In 1996, the Nuremberg Defense was successfully used by Erich Priebke, although the verdict was appealed and he was later convicted. It was used with varying degrees of success by those involved in the Hostages Trial.

The main theme of the movie A Few Good Men is about whether someone ordered to commit a crime is guilty or innocent.

Based on this principle international law developed the concept of individual criminal liability for war crimes which resulted in the current doctrine of Command responsibility.

See also

External links

defenses (or defences) in order to avoid liability, civil or criminal.

A defendant will often contest the accuracy of the allegations made against him or her in a criminal indictment or in a civil complaint.
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Nuremberg Trials are a series of trials most notable for the prosecution of prominent members of the political, military and economic leadership of Nazi Germany. The trials were held in the city of Nuremberg, Germany, from 1945 to 1949, at the Nuremberg Palace of Justice.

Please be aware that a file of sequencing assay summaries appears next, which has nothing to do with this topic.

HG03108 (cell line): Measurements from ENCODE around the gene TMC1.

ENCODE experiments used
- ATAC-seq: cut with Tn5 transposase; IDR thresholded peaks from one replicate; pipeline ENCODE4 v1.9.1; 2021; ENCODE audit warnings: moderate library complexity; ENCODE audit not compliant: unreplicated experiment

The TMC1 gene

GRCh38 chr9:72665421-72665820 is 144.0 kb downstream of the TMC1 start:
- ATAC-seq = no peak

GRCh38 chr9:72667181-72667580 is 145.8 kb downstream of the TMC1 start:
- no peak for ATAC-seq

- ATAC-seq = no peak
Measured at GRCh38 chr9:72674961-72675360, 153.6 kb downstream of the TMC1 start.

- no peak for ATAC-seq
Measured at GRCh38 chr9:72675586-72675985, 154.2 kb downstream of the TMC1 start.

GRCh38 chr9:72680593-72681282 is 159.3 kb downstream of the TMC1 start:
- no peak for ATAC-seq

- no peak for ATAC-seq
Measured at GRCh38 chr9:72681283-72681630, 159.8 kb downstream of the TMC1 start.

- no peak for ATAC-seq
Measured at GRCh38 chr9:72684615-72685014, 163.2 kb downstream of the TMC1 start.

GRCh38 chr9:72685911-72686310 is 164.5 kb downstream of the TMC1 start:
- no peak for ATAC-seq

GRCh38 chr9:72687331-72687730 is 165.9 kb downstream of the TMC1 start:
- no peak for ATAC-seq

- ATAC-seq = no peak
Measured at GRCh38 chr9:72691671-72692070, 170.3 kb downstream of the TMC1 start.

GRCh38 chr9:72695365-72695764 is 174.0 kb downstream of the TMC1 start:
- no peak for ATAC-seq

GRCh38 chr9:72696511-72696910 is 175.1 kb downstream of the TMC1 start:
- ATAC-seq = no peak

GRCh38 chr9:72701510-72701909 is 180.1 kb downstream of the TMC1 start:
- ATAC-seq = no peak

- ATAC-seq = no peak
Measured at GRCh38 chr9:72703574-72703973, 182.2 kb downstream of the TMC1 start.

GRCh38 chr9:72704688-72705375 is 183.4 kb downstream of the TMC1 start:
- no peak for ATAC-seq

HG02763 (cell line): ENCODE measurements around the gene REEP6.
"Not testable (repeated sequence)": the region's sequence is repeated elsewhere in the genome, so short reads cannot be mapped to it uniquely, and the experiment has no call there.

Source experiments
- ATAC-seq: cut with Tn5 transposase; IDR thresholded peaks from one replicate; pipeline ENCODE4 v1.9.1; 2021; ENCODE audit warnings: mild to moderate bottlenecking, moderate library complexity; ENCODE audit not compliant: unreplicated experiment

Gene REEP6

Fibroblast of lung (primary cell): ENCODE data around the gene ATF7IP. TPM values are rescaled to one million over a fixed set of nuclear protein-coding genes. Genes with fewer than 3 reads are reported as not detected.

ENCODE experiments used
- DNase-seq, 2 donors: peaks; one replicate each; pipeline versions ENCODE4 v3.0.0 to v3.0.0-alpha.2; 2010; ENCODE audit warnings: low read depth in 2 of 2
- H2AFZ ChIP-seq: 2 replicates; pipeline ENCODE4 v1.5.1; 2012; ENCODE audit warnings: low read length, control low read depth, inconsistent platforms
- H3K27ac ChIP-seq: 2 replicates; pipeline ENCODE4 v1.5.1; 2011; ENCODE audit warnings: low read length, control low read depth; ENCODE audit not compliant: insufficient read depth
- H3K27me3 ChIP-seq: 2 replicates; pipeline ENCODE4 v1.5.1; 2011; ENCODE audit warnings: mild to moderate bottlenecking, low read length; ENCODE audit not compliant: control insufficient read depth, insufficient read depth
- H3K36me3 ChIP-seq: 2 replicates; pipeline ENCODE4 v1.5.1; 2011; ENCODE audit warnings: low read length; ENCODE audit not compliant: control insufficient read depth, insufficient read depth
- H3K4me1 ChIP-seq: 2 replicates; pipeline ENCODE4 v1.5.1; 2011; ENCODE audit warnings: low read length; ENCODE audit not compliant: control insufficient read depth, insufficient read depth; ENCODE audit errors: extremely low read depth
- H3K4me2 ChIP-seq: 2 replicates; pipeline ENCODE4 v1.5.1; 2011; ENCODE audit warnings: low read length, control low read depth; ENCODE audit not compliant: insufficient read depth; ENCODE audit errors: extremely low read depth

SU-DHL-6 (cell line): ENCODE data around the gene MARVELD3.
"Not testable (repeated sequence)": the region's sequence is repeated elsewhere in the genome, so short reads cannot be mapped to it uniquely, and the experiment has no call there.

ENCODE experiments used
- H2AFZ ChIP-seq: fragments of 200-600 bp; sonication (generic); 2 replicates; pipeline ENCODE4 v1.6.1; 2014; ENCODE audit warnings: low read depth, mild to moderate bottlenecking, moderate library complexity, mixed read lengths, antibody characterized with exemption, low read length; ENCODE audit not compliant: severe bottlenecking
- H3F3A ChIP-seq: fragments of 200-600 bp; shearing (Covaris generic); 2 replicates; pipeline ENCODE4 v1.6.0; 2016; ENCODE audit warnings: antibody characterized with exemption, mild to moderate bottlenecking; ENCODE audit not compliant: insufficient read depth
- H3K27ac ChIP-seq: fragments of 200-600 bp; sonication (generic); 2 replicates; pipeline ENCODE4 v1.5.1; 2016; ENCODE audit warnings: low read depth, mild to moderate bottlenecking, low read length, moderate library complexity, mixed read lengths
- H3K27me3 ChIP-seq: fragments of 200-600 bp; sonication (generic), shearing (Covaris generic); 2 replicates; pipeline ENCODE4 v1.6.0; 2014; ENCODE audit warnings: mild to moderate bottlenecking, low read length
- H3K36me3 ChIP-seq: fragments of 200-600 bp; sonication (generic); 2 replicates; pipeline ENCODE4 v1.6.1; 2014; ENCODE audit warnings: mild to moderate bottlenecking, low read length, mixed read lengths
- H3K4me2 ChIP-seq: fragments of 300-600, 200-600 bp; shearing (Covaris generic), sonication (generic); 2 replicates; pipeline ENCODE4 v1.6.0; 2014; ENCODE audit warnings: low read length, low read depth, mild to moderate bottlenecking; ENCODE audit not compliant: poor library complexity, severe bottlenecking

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Allied powers:
 Soviet Union
 United States
 United Kingdom
 China
 France
...et al. Axis powers:
 Germany
 Japan
 Italy
...et al.
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The London Charter of the International Military Tribunal (usually referred to simply as the London Charter or Nuremberg Charter) was the decree issued on August 8, 1945, that set down the laws and procedures by which the Nuremberg trials were to be conducted.
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war crime is a punishable offense under international law, for violations of the laws of war by any person or persons, military or civilian. Every violation of the law of war in an inter-state conflict is a war crime, while violations in internal conflicts are typically limited to
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The Nuremberg Principles were a set of guidelines for determining what constitutes a war crime. The document was created by necessity during the Nuremberg Trials of Nazi party members following World War II.
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The Uniform Code of Military Justice (UCMJ, 64 Stat. 109, 10 U.S.C.  ch.47 ) is the foundation of military law in the United States.

History

On June 30, 1775, the Second Continental Congress established 69 Articles of War to govern the conduct of the